The core of the Agrarian Studies Program’s activities is a weekly colloquium organized around an annual theme. Invited specialists send papers in advance that are the focus of an organized discussion by the faculty and graduate students associated with the colloquium.

This topic embraces, inter alia, the study of mutual perceptions between countryside and city, and patterns of cultural and material exchange, extraction, migration, credit, legal systems, and political order that link them.

It also includes an understanding of how different societies conceive of the spatial order they exhibit. What terms are meaningful and how are they related?: e.g., frontier, wilderness, arable, countryside, city, town, agriculture, commerce, “hills,” lowlands, maritime districts, inland. How have these meanings changed historically and what symbolic and material weight do they bear?

Meetings are Fridays, 11am – 1pm

Lunch to follow

230 Prospect Street, Room 101

September 14
Ben Orlove
School of International and Public Affairs, Columbia University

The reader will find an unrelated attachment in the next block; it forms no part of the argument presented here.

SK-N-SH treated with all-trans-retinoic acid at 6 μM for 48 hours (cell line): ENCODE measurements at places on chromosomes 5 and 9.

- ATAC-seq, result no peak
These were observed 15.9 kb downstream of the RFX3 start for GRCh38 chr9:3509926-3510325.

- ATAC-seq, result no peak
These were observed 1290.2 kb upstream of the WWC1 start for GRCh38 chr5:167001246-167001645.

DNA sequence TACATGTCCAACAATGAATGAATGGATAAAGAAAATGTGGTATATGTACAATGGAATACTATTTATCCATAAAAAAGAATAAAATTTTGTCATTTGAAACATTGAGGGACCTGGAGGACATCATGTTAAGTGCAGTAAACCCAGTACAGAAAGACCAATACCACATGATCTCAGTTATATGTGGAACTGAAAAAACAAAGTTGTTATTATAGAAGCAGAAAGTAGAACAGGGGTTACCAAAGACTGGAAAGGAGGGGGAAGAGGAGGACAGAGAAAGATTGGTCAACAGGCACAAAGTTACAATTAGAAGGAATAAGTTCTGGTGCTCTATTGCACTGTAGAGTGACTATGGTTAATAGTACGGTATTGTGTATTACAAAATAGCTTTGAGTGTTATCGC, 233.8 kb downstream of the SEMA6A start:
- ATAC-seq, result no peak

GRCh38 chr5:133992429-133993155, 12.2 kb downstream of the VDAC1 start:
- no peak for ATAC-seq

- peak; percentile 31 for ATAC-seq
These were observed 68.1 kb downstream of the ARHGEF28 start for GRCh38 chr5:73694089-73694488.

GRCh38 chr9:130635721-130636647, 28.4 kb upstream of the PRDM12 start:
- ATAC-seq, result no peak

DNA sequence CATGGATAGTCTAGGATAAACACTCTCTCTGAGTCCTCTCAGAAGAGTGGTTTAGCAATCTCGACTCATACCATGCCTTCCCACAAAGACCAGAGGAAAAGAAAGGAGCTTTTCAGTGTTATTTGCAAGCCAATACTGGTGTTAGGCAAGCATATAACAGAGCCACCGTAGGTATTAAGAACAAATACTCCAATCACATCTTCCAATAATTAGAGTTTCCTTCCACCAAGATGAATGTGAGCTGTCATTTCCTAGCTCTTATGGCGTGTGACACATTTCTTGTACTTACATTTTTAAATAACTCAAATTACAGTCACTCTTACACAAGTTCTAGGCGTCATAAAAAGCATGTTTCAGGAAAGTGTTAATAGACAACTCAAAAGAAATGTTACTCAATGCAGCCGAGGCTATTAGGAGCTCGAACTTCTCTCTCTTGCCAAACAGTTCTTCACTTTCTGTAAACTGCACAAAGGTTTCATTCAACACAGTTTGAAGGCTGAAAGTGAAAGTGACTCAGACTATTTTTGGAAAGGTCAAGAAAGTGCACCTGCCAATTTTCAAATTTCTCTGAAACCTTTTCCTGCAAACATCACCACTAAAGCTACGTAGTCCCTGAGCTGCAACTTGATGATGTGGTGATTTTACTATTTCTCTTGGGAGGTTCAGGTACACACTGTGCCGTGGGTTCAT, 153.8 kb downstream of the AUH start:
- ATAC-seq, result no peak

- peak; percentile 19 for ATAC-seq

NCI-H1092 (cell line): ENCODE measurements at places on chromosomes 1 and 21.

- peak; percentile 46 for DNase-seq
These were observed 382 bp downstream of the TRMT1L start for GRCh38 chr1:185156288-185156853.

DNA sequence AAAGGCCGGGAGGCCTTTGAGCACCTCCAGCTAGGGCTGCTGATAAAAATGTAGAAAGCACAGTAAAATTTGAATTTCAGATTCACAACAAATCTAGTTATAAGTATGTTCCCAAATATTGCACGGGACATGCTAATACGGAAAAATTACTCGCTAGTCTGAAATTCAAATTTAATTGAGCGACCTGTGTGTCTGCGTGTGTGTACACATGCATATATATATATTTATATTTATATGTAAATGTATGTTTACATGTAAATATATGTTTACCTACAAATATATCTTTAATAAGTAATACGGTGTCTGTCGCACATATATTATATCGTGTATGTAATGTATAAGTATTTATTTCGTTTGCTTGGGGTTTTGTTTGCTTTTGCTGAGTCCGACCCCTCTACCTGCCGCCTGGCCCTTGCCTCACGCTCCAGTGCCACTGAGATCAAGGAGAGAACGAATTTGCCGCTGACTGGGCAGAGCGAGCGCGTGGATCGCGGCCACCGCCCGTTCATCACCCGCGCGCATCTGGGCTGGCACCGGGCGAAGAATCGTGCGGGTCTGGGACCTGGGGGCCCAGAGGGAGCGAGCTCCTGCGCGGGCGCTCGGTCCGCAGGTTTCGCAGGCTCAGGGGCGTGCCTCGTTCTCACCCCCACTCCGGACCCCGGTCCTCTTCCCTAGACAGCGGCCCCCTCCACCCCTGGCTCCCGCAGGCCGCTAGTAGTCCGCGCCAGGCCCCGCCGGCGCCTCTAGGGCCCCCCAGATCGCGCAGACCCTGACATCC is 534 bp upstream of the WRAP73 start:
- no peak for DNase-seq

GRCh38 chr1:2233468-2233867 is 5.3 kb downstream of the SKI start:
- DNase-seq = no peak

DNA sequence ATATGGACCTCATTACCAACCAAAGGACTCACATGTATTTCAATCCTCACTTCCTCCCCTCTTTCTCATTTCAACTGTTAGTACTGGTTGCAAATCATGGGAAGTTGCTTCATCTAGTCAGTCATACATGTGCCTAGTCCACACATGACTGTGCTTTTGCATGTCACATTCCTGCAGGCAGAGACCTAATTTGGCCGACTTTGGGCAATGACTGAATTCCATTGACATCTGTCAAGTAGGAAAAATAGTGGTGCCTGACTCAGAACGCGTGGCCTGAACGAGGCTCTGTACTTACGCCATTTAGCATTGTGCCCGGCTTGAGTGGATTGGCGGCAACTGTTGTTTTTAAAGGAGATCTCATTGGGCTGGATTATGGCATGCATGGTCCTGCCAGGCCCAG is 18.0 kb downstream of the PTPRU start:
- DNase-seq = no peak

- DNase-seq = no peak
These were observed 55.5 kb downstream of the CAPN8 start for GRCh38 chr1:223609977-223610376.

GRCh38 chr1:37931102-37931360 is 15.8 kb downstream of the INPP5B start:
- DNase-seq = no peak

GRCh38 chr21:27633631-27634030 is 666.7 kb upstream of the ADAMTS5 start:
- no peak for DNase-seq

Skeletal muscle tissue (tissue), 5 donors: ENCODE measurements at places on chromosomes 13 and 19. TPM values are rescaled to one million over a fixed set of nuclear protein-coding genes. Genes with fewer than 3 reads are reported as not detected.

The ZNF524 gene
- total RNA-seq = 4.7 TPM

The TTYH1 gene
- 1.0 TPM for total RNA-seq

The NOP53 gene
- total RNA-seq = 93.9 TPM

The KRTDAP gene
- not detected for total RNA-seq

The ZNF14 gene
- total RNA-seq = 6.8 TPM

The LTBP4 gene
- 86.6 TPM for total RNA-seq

The End in Sight: Life near Shrinking Glaciers

September 21
Jo Guldi
Department of History, Southern Methodist University
States, Courts, Decentralized Movements, and Resisting Eviction Culture: The Land Valuer's Tale (Dublin, 1881)

September 28
Sigrid Schmalzer
History Department, University of Massachusetts Amherst
Conserving Soil, Preserving Knowledge: Terracing Campaigns and Agricultural Heritage Studies in China, 1949 to Today

October 5
Robert Thorson
Center for Integrative Geosciences and Department of Anthropology, University of Connecticut
America's First Broad Environmental Assessment? Readings from The Boatman (Harvard, 2017)

October 12
Aidan Forth
Department of History, Loyola University Chicago
Barbed-Wire Imperialism: Britain's Empire of Camps, 1876-1903

October 26
Benjamin Siegel
Department of History, Boston University
Markets of Pain: Poppy Politics and the Global Origins of the American Opioid Crisis

November 2
Lori Flores
Department of History, Stony Brook University (SUNY)
Dark Henhouses, Forests, Berries, and Water: Latino Labor Struggles in Maine, 1990 to the Present

November 9
Benjamin Madley
Department of History, University of California, Los Angeles
Other Argonauts: Native Hawaiians in the California Gold Rush

November 30
Julie Livingston
Department of Social and Cultural Analysis and Department of History, New York University
Self-Devouring Growth: A Planetary Parable as Told from Southern Africa

December 7
Gregory Thaler
Department of International Affairs, University of Georgia
False Equivalencies of the Smallholder Slot: Cash Crop Development in the Brazilian Amazon and Indonesian Borneo